Agriculture

Bring law to guarantee minimum support price: Bharatiya Kisan Sangh

RSS organ voices opposition to provisions of recent farm laws after farmers across spectrum hit streets in protest

 
By DTE Staff
Published: Wednesday 23 September 2020

Minimum support price during the sale and purchase of agricultural produce anywhere in the country must be legally guaranteed, Bharatiya Kisan Sangh (BKS) has demanded. For this, the Rashtriya Swayamsevak Sangh (RSS) organ has sought a new law.

This was among four demands the organisation raised through a release dated September 22, 2020:

  • That all traders in agri produce be registered with the Union and state governments and be made to provide bank guarantees
  • That an independent farmers’ tribunal be set up for agricultural disputes and they be resolved in a farmer’s home district
  • “Logical” changes be brought to laws governing essential commodities so that consumers are not harassed

The organisation alleged that the three recent farm-related legislations repackaged contract farming. The allegation is not novel.

Thousands of farmers have hit the streets in many states under various banners to protest the laws emanating from:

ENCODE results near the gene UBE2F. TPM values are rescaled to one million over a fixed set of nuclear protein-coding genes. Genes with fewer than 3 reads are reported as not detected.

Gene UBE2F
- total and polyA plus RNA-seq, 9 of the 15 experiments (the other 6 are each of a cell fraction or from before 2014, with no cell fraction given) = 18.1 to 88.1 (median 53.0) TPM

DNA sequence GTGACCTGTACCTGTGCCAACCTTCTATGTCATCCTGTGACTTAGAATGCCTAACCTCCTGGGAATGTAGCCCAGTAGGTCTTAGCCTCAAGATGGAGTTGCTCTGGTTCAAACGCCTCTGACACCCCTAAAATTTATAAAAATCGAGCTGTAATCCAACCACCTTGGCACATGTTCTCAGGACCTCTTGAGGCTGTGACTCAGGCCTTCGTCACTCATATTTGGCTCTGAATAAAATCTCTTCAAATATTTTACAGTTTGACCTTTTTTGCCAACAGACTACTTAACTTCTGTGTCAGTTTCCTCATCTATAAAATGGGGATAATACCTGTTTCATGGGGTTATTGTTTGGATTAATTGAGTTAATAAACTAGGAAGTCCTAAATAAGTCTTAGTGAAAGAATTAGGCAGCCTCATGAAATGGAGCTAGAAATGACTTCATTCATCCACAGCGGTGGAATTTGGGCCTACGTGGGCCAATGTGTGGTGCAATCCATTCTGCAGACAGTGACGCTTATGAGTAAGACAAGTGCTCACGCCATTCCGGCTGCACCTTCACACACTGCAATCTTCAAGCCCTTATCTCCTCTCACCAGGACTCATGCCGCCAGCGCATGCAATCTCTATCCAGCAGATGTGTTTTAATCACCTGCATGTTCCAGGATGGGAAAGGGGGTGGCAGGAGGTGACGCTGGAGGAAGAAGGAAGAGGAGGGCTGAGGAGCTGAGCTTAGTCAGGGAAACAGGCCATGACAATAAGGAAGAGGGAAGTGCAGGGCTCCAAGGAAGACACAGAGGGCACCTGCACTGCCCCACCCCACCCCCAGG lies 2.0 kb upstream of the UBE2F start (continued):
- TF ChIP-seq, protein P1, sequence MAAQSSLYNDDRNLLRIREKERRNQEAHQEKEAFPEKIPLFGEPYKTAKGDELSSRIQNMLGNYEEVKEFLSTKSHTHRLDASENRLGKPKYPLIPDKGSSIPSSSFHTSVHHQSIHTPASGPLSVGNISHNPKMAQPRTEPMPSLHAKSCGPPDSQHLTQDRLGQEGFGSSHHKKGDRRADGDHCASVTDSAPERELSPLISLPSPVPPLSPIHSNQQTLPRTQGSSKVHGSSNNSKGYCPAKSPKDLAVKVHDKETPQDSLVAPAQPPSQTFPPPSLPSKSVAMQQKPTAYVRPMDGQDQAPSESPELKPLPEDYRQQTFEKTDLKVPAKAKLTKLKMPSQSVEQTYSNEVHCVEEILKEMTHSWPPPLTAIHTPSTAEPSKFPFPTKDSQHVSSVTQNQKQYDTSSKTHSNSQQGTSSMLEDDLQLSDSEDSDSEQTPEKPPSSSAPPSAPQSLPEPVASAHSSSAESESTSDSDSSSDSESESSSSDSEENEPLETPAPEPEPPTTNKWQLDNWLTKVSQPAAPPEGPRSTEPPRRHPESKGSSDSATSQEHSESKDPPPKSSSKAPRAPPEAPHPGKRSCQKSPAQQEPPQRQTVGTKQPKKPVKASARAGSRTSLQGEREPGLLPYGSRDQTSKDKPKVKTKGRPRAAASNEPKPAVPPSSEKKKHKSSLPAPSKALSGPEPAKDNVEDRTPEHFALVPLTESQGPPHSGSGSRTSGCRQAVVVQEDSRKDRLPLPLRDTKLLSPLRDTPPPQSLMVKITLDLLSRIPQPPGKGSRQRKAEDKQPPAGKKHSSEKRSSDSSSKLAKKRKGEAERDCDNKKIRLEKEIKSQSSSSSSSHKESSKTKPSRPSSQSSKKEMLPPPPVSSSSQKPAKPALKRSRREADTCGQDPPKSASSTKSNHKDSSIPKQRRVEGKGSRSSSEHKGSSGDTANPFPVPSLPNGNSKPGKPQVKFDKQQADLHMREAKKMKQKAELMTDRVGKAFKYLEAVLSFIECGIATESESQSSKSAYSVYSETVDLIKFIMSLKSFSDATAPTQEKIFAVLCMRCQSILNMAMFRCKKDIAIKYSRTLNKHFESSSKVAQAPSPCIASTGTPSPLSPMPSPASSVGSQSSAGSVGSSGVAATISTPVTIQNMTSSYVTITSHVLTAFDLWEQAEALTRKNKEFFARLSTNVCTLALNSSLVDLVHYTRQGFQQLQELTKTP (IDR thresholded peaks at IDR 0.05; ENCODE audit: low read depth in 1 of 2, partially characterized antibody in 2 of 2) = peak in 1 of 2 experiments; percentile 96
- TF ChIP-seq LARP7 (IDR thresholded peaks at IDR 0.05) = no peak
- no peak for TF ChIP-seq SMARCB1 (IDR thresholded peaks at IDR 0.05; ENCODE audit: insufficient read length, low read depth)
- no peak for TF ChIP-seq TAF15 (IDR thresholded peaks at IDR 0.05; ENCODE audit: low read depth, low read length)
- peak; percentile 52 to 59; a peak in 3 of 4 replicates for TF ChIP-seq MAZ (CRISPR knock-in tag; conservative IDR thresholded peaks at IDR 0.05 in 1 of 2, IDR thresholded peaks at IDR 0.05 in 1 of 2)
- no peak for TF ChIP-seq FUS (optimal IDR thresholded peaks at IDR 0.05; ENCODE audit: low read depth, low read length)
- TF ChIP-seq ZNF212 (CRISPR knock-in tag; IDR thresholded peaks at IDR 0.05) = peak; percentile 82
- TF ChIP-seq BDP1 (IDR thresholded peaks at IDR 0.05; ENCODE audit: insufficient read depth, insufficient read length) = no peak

1. Farmers' Produce Trade and Commerce (Promotion and Facilitation) Bill
  2. Farmers (Empowerment and Protection) Agreement on Price Assurance
  3. Farm Services Bill and Essential Commodities (Amendment) Bill

Farmers’ organisations cutting across the board — be they from the Left spectrum or Socialist or tied to the Congress or region-specific ones — have joined hands for a countrywide mass agitation September 25. Labour unions and political parties have supported them too.

Harsimrat Kaur Badal of the Shiromani Akali Dal — one of the oldest allies of the ruling Bharatiya Janata Party resigned from the Narendra Modi Cabinet as food processing minister over the issue.

But the RSS remains the ideological fountainhead of the BJP. As such, the public opposition of the Acts and calls for changes by BKS after a similar stance by Sangh cousin Swadeshi Jagran Manch is noteworthy.

BKS, however, also tried to bat for the new laws, saying: “a private trader, without licence, can buy from the farmer outside (Agricultural Produce Market Committee) markets. For farmers, this will mean an added buyer.”

It claimed this would free farmers from financial exploitation and mental harassment in the markets while supporting a “healthy, competitive market”.

The saffron brigade was traditionally opposed to free-market positions from the 1990s.

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